As the federal government seeks to revive coal-fired energy generation, the state government of Victoria has unveiled its latest policy to support the transition away from the fossil fuel, in the Latrobe Valley – a region built up around some of Australia’s largest, dirtiest and oldest coal-fired generators, Hazelwood and Yallourn.
The $5 million dollar policy, launched by the Labor Andrews government on Tuesday, will offer eligible households in the area tailored energy saving packages worth up to $4,500, including options to install rooftop solar, solar hot water and energy efficient lighting.
The government says the program will put rooftop solar or solar hot water on up to 1,000 low-income homes in the Latrobe City, Wellington and Baw Baw region, to assist local families with driving down energy bills.
In launching the scheme, state energy and climate minister Lily D’ambrosio said it was also intended to support skills development and generate business in the Latrobe Valley and wider region, by tapping local business, trades and products.
“As part of our record investment in the transition and development of the greater Latrobe Valley area, this program will provide real and long-term help with energy bills and ease the pressure on vulnerable households, while boosting business for local workers,” said the member for Eastern Victoria, Harriet Shing.
The focus on the Latrobe Valley comes as one of its major industries powers down, with the the Engie-owned 1.5MW Hazelwood power station slated to shut down in March.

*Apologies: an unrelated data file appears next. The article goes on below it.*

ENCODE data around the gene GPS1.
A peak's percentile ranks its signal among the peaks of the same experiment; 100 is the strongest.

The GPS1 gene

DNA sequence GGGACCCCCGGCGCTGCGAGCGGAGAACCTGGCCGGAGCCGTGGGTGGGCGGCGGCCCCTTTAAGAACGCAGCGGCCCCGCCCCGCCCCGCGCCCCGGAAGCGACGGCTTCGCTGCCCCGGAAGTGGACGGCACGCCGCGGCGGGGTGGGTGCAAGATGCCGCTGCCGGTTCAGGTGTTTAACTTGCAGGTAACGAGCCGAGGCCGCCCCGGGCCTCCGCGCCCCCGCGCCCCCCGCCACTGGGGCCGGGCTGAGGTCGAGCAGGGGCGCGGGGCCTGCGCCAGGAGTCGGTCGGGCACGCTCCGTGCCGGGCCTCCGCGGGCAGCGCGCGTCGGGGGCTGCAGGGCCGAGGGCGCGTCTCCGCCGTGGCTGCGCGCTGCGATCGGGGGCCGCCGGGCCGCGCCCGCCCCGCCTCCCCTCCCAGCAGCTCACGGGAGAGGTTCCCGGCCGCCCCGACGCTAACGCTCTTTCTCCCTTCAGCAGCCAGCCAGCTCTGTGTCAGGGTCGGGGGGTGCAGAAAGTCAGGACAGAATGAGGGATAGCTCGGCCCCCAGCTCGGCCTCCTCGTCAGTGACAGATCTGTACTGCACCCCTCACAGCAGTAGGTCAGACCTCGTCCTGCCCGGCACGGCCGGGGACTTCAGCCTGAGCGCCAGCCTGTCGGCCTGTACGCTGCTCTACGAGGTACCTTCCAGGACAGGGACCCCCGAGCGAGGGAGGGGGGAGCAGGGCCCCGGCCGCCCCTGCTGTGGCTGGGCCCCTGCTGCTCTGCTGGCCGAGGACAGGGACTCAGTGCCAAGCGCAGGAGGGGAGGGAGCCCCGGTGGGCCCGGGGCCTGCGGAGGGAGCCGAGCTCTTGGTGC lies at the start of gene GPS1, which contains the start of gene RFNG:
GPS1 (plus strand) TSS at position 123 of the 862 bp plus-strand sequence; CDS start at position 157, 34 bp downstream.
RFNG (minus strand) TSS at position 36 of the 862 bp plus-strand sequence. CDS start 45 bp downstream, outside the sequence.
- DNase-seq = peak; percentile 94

Engie, which is majority-owned by the French government, confirmed the closure of the plant in November 2016, after conceding that it had neither the social licence nor the economic grounds to continue operating it.
The Victorian government, while expecting Engie’s decision, was criticised by some for failing to have a long-term strategic plan already in place to transition the region’s economy away from coal.
But Victorian Premier, Daniel Andrews, told reporters at the time that he was confident the collaborative and cooperative approach that was now being taken by the state and federal governments would meet the needs of the Latrobe Valley community, and help set it up for a more prosperous future.
On top of the federal government’s $43 million support package, the Andrews government has dedicated $20 million to establish the Latrobe Valley Authority, with an office in Morwell to give community members advice and provide feedback, while acting as “an important listening post” for the state government.
Another $22 million was set aside for personalised support, tafe training and financial and emotional counselling for the 750 sacked Hazelwood workers.
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